There’s good news for prospective Charlotte-area home buyers with good credit. The FHA has lowered minimum down payment requirements and mortgage insurance premiums on affordable homes. Fortunately, Charlotte’s suburbs include many residences that meet the affordable home requirement.
Lower Down Payment
In late 2014, the FHA announced that the minimum down payment for FHA loan guarantees would drop down to three percent, as long as no borrower on the loan has owned a primary residence for three years. The previous minimum was five percent. The start date for this new program is December 13, 2014 for Freddie Mae and March 23, 2015 for Freddie Mac.
The lower minimum down payment will help a significant number of borrowers. This is a significant development. For example, on a $200,000 loan, the minimum down payment drops from $10,000 to $6,000. That $4,000 decrease opens up opportunity for that many more Charlotte-area home buyers.
Lower Mortgage Insurance Premiums
In January 2015, the FHA significantly lowered the mortgage insurance premium (MIP) on FHA loans with less than 20 percent down. Previously, the MIP rose to an annual rate of 1.35 percent, plus 1.75 percent upfront MIP, in April 2013. In January 2015, the rate was lowered to 0.85 percent plus the 1.75 percent upfront MIP. The rate reduction was the first one since 2001. It means that the MIP has been reduced a significant 37.5 percent. For many home buyers, the rate reduction could mean approximately $900 in annual savings.
The new policy reflects a positive change in the FHA’s reserve balance in its Mutual Mortgage Insurance Fund. In late 2013, the FHA received $1.7 billion from the United States Treasury to shore up its depleted reserves. It was the first emergency infusion of cash ever required in the agency’s 80-year history. Now, better loan performance, coupled with rising home values, has grown the reserve balance to an estimated $7.8 billion, the largest such balance reported in a number of years.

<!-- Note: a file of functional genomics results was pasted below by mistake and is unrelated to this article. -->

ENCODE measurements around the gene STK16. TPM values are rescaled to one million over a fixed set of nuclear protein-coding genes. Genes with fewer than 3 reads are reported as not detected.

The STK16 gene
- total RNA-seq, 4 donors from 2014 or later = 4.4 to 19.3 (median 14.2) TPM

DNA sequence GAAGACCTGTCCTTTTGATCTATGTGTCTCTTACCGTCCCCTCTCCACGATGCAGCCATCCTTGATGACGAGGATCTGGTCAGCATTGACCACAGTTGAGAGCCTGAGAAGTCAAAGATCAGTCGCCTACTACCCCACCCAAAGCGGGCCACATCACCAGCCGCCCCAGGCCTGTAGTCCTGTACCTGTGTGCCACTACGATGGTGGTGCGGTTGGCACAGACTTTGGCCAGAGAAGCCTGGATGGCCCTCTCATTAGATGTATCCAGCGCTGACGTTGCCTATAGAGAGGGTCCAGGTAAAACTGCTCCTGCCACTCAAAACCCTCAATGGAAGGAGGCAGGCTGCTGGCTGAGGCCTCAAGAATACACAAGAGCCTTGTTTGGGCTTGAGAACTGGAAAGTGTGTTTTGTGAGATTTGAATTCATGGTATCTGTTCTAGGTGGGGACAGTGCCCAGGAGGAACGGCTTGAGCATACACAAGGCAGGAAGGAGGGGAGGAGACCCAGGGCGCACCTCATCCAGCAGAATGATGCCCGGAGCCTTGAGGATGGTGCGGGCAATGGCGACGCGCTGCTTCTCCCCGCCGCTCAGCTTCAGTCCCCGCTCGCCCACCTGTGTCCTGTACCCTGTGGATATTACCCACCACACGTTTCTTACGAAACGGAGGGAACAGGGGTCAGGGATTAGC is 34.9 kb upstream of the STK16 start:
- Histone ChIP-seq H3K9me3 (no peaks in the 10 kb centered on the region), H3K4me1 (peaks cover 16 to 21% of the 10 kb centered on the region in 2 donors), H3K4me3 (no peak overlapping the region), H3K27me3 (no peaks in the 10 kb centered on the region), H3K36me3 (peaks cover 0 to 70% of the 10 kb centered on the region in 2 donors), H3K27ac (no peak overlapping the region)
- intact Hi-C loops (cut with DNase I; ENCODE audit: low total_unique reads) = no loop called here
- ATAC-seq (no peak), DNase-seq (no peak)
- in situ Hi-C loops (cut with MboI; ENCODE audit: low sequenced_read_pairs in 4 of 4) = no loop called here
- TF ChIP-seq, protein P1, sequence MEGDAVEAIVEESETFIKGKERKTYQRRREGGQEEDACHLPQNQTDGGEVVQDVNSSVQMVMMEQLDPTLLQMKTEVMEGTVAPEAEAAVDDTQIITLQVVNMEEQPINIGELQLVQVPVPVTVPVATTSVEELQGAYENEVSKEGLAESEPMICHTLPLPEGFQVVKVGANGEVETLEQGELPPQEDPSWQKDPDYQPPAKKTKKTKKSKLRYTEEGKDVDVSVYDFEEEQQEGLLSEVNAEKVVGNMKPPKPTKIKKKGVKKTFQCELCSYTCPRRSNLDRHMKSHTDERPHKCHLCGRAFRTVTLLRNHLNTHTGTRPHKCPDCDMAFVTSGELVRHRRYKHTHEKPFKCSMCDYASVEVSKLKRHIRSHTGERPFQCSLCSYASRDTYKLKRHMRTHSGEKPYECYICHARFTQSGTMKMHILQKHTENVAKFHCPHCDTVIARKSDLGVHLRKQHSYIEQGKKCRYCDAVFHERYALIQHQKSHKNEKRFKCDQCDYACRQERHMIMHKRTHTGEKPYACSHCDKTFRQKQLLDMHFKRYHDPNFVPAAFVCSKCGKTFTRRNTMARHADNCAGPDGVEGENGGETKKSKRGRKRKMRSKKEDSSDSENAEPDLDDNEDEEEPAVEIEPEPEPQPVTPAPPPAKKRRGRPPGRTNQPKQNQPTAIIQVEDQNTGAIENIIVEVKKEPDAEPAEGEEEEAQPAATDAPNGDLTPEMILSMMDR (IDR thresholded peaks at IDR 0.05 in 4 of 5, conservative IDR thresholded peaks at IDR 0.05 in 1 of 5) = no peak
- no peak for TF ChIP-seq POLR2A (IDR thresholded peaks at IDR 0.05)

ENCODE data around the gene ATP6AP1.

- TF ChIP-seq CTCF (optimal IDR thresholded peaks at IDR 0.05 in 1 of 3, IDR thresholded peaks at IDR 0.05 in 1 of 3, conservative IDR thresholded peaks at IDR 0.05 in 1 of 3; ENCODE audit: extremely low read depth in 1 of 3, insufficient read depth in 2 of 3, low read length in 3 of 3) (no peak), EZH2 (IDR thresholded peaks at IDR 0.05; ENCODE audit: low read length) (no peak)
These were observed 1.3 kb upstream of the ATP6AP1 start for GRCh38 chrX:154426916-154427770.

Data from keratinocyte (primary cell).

Credit and Affordability
To qualify for these better terms, a borrower needs to have good credit, and the borrower needs to purchase an affordable home. Qualified Mortgage regulations that went into effect in 2014 deem a home affordable if the mortgage, along with other minimum monthly payments on household debt, will not exceed 43 percent of the borrower’s gross monthly income.
Fortunately, many available residences in Charlotte’s suburbs meet this affordability standard given the household income of many qualified borrowers. Opportunity is even greater because of low mortgage interest rates. The benchmark 30-year conventional mortgage carries an interest rate that is at a 20-month low. With the new, lower MIP factored in, the effective annual FHA loan rate on a 30-year conventional mortgage is now in the low fours
Low mortgage interest rates, lower FHA mortgage insurance premiums and lower minimum down payments will combine to bring more prospective buyers into the Charlotte residential real estate market.